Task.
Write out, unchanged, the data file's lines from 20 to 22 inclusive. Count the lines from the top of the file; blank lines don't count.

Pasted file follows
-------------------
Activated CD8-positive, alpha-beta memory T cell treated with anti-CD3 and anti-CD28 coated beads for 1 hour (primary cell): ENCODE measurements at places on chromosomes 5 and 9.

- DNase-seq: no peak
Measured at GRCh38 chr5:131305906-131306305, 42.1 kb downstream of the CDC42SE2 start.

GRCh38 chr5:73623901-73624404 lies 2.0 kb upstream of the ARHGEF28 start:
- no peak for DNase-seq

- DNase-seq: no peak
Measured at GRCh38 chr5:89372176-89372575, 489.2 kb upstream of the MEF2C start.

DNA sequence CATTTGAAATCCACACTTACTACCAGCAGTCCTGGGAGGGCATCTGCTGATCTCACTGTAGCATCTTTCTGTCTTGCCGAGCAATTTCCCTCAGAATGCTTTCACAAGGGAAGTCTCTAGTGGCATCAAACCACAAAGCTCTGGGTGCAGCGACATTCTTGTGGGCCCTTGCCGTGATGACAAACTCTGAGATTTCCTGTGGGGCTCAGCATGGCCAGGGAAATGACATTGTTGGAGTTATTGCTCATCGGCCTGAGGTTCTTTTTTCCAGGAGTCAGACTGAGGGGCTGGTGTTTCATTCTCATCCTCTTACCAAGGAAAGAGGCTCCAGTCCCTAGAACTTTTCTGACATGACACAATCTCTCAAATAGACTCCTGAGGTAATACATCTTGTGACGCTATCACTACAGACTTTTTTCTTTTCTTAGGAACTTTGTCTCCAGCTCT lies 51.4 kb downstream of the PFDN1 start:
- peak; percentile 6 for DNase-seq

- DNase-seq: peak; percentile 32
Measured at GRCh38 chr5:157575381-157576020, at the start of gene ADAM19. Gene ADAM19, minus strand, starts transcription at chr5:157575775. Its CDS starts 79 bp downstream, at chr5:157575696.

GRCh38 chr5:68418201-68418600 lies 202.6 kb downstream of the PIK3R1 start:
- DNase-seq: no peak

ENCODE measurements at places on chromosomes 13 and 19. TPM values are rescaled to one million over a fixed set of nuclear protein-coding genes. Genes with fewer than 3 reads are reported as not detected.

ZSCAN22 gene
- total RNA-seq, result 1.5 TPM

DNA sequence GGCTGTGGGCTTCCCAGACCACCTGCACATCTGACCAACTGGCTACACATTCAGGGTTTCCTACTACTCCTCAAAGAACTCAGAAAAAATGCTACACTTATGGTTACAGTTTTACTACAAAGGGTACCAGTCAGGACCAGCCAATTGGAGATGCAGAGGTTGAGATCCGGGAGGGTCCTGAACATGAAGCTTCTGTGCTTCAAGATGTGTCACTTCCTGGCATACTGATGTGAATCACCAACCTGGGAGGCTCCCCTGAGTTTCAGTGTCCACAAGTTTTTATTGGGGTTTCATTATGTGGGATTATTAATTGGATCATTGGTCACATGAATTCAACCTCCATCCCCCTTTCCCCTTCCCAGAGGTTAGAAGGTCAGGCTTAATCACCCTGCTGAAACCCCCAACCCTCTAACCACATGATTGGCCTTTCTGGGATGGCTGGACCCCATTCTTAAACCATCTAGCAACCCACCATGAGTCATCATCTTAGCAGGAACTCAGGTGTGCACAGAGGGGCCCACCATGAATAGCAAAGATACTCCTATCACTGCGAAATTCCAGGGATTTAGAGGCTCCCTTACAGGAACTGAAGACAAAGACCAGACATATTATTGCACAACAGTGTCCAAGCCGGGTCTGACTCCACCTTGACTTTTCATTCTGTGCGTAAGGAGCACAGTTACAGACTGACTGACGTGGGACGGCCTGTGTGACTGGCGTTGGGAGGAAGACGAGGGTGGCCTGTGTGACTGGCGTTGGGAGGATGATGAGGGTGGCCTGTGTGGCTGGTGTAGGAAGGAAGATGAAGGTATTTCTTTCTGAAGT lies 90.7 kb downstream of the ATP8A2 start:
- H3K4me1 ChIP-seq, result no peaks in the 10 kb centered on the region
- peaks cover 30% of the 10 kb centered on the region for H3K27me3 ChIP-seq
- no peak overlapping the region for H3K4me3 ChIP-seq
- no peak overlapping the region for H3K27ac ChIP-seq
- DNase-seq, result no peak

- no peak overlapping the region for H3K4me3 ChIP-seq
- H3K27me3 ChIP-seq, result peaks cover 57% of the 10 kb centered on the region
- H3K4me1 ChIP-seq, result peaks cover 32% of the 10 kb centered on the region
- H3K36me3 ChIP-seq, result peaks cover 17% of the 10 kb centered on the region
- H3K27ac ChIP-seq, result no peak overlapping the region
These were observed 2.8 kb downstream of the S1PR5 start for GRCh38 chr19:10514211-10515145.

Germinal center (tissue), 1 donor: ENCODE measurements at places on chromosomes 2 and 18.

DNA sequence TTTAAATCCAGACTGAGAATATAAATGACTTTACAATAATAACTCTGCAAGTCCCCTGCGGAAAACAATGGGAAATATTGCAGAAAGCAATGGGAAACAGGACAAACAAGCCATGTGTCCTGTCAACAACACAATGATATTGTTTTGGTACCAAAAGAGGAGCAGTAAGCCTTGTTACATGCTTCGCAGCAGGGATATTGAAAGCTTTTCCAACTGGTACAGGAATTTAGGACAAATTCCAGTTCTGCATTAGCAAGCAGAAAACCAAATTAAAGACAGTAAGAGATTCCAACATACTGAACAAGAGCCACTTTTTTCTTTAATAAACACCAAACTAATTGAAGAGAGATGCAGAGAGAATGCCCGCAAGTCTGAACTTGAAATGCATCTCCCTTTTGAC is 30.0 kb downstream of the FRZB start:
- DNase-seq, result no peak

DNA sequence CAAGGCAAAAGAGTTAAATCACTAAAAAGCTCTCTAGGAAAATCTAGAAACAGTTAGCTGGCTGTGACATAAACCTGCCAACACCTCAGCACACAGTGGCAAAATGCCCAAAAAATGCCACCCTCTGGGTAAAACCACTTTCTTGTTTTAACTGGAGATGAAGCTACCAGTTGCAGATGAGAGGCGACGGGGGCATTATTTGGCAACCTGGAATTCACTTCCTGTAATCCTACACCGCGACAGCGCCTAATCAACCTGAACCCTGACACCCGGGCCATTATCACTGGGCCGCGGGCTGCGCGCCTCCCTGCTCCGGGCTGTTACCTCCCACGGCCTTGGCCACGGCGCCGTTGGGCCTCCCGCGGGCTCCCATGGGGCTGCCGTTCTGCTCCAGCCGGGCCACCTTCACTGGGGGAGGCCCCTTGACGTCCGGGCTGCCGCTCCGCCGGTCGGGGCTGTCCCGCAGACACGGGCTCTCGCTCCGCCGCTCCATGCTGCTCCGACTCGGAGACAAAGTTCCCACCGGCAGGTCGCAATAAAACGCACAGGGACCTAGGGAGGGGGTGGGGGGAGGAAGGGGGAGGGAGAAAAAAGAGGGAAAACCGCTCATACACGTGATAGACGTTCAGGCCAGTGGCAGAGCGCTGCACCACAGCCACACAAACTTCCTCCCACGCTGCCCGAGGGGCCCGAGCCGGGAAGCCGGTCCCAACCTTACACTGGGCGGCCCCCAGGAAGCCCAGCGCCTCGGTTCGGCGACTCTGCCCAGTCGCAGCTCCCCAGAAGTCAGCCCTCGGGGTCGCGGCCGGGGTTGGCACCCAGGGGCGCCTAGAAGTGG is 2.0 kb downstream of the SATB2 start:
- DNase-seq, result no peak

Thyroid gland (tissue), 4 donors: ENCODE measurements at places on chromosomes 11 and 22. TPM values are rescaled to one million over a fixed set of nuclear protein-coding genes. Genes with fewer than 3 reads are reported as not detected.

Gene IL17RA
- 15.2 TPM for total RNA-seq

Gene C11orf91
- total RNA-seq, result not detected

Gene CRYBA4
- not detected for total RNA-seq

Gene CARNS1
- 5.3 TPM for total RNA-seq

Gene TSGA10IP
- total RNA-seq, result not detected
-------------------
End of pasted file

- no peak overlapping the region for H3K4me3 ChIP-seq
- no peak overlapping the region for H3K27ac ChIP-seq
- DNase-seq, result no peak